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Ground squirrels attack almond crops in orchards

Q: Our almond tree was full this year. However, half of our crop was eaten by something. The nuts are not ready yet. They are still green and so hard you would need a nutcracker to crack the shells open.

My husband picked the rest of the almonds so we at least had something to enjoy. Any ideas as to what’s eating the nut and cracking them open?

A: This is most likely ground squirrel harvesting. Technically I think they are called antelope ground squirrels and they are very common in Southern Nevada. We find them typically at residences near or bordering the desert or large expanses of desert landscaping or open lots.

In almond orchards, ground squirrels can harvest an almond tree overnight. They are very active right now, chewing open the green, hard husk and taking the immature seed.

Seeds right now are soft and sweet, not yet hardened. You will see lots of empty shells on the ground from these critters.

Ground squirrels continue to feed on nuts throughout the season. When the husk splits open, they steal the nuts a lot faster and store them away somewhere. It is usually safer to harvest the nuts as soon as they split open and not leave them on the tree to dry.

I know that these little guys look cute but they can be real pests if they get out of control. They will also steal grapes right out of bunches. Bunches with stolen grapes look just like you think they might look, a bunch with grapes missing here and there on the outside of the bunch.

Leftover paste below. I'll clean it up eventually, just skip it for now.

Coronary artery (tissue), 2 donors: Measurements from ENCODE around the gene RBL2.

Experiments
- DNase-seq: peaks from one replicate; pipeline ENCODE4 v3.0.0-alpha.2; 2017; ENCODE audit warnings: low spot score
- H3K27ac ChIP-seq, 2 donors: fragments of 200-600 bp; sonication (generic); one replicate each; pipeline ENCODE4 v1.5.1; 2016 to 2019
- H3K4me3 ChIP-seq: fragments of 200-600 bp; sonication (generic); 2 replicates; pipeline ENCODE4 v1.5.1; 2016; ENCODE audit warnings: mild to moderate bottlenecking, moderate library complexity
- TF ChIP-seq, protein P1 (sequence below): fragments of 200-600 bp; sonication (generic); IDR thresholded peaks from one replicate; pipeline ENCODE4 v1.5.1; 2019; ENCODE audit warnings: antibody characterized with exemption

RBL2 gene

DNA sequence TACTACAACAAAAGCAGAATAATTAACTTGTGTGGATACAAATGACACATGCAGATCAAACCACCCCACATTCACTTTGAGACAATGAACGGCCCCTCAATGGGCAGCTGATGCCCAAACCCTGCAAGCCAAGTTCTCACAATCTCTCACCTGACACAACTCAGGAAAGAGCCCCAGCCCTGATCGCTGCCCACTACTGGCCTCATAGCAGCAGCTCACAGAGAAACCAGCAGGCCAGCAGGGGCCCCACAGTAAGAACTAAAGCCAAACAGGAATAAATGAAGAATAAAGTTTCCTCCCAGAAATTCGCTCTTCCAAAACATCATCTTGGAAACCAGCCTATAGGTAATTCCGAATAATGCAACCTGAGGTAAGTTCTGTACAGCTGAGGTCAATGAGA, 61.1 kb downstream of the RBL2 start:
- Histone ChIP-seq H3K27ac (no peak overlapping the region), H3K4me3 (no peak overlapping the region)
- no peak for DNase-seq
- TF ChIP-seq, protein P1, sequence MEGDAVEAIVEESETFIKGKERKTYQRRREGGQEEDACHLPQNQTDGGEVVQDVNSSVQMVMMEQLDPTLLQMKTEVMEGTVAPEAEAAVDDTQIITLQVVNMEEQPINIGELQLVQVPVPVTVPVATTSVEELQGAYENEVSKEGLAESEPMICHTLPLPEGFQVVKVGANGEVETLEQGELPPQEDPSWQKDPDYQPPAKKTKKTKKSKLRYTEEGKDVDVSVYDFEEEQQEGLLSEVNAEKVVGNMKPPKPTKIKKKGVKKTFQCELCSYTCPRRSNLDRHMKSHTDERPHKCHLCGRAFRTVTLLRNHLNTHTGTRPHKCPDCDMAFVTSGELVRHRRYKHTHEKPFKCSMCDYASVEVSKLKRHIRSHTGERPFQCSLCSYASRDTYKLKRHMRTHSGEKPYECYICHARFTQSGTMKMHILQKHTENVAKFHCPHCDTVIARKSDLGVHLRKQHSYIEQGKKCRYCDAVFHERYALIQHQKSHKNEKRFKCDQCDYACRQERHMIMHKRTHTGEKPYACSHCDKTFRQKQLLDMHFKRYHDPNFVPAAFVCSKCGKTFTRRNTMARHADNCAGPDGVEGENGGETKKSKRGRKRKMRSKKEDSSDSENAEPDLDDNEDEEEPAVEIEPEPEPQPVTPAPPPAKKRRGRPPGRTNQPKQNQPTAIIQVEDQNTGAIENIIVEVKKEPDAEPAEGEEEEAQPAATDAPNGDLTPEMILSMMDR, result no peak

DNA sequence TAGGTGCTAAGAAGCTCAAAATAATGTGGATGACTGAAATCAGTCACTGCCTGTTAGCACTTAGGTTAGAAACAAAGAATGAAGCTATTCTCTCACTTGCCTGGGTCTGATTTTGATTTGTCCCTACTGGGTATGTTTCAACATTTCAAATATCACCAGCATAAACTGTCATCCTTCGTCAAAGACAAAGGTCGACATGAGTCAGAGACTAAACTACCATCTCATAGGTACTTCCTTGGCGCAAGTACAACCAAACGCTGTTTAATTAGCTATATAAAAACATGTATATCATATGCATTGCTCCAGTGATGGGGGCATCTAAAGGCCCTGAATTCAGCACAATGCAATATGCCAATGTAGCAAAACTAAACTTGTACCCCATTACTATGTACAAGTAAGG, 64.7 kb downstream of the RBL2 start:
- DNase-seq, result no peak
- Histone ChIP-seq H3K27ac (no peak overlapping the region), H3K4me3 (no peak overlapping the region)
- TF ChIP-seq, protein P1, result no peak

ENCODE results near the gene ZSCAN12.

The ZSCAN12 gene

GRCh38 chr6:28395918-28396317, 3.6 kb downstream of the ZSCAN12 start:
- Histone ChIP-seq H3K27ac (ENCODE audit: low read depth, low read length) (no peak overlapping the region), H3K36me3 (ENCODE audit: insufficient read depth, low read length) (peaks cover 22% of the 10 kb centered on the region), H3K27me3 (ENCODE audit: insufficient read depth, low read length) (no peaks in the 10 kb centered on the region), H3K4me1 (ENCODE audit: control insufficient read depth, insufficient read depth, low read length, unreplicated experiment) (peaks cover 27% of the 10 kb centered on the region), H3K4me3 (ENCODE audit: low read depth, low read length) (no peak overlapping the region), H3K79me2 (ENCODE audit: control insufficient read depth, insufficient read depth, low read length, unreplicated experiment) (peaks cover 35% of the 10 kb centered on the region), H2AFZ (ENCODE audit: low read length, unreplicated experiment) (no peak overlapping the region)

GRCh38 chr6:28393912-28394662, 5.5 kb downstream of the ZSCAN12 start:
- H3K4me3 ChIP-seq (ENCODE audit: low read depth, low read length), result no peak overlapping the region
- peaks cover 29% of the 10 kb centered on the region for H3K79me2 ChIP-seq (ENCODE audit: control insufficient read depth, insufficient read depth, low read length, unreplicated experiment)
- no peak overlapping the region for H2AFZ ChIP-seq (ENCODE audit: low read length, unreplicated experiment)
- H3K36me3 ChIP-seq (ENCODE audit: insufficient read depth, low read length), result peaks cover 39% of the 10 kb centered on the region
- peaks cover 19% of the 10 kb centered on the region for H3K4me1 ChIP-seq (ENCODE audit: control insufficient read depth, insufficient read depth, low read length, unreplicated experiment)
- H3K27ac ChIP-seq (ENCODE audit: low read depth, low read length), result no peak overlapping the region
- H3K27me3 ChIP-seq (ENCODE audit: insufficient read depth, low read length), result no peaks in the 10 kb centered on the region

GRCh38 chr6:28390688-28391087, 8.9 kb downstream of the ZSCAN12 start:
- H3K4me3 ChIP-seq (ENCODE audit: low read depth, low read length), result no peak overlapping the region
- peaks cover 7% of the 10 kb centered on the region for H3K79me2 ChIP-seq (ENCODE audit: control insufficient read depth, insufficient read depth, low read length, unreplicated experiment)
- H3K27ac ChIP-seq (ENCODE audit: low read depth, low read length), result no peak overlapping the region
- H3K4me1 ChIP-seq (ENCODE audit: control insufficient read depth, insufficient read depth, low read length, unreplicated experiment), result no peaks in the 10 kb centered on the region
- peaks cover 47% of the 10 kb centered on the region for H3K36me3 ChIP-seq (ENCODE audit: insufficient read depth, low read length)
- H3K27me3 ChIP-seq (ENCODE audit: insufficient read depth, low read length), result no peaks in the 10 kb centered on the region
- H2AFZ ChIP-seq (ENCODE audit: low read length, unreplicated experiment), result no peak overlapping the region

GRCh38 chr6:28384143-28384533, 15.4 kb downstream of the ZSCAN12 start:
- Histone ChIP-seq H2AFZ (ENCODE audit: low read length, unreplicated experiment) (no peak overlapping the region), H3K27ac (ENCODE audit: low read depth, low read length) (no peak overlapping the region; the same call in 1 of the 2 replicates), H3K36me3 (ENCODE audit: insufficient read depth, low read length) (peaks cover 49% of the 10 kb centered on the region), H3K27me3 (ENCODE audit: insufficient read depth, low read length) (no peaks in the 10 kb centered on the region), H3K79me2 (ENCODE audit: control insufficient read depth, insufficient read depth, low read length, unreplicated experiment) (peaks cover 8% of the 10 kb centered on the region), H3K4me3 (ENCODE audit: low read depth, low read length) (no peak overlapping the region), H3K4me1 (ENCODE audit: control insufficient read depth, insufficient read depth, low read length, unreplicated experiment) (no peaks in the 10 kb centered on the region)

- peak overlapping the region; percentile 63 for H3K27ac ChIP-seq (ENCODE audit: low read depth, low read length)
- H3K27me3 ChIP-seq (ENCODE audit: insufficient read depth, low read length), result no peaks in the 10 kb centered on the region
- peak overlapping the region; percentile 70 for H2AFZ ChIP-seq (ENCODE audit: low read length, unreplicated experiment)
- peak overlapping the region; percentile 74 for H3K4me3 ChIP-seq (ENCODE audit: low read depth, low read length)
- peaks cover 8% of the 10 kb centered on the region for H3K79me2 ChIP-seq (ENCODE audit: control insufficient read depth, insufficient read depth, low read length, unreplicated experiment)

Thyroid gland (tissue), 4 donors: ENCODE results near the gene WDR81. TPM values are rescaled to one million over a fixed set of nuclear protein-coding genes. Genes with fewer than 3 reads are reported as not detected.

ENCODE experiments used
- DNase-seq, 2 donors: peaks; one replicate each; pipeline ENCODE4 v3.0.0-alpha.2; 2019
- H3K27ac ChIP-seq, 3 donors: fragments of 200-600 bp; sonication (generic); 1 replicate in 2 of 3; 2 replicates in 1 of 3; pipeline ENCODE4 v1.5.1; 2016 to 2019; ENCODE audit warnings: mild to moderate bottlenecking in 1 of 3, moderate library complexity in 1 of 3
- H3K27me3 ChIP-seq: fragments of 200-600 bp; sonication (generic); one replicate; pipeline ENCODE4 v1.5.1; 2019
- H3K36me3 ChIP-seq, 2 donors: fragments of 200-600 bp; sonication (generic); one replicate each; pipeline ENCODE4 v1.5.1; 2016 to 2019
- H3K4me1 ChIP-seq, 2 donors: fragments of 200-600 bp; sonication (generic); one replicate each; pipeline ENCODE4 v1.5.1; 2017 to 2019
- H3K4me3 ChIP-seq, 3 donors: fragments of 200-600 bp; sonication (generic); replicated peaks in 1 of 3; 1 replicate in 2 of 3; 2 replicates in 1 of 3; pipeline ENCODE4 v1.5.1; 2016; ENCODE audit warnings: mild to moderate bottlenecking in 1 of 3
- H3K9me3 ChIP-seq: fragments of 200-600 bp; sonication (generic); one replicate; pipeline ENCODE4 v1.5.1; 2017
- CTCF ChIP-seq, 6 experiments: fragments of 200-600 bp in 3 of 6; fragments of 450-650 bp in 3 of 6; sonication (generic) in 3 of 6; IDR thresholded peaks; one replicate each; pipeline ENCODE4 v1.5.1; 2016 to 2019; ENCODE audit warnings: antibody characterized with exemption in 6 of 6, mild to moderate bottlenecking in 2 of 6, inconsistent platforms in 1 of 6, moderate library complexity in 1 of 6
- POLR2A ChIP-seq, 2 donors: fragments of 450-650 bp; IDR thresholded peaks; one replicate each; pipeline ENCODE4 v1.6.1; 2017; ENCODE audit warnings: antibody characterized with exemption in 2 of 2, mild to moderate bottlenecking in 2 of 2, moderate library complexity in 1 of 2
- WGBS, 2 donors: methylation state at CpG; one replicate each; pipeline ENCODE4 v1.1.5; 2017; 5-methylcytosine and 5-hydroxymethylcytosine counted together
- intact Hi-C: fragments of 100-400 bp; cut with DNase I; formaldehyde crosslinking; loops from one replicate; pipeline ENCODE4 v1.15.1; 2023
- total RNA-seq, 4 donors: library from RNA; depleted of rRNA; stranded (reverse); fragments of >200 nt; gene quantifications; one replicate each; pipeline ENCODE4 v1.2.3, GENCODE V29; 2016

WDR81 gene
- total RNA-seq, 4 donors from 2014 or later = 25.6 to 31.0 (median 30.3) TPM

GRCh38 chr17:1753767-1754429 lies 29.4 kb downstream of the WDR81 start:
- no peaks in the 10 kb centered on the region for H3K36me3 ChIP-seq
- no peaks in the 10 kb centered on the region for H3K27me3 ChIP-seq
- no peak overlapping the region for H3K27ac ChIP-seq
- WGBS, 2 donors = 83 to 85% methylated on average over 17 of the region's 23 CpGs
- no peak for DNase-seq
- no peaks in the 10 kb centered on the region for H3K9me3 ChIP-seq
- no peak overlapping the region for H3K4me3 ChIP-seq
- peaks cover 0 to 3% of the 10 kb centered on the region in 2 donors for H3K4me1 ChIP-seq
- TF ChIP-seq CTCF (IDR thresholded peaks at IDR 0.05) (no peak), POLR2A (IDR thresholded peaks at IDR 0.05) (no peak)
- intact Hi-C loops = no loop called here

Control is not easy nor is it any fun. In commercial orchards they frequently use poison bait to help control the population. There are other options such as trapping and relocation.

Please be very careful when dealing with ground squirrels. It is rare but they can transmit the plague from flea bites or bitten directly by the ground squirrel.

Here is some very good information on ground squirrels from the University of California: www.ipm.ucdavis.edu/PMG/PESTNOTES/pn7438.html.

Q: I have an Independence nectarine tree that I have been nurturing for two years. This is the first year I have had fruit. On the fruits I kept I am seeing something that looks like dried droplets of sap coming out of the skin. It is not sticky to the touch. Are you able to determine if I have some sort of blight with the fruit? Will I just need to take this plant out?

A: Your nectarine fruit has damage caused by western flower thrips. This is a very common problem with nectarine fruit here in the valley and elsewhere. Once you see your fruit damaged by this insect, you will see it in future years as well. Be prepared to spray.

Damage to the fruit starts before they are the size of a pea. The only control is to apply sprays to the fruit and leaves to protect the fruit from thrips damage. The most effective sprays are insecticides for organic production, containing Spinosad in the list of ingredients. Follow the label precisely.

If you don’t mind applying an effective conventional insecticide, then look for one containing synthetic pyrethrins, sometimes called pyrethroids. The label must say it is approved for tree fruits. Again, it is very important to read and follow the label for best results.

These sprays must be applied to the fruit and leaves starting very early in the season when the fruit are still very, very small. Sprays must be repeated through the season for total protection. Chances are, you will still see some scarring of the fruit but it will be greatly improved.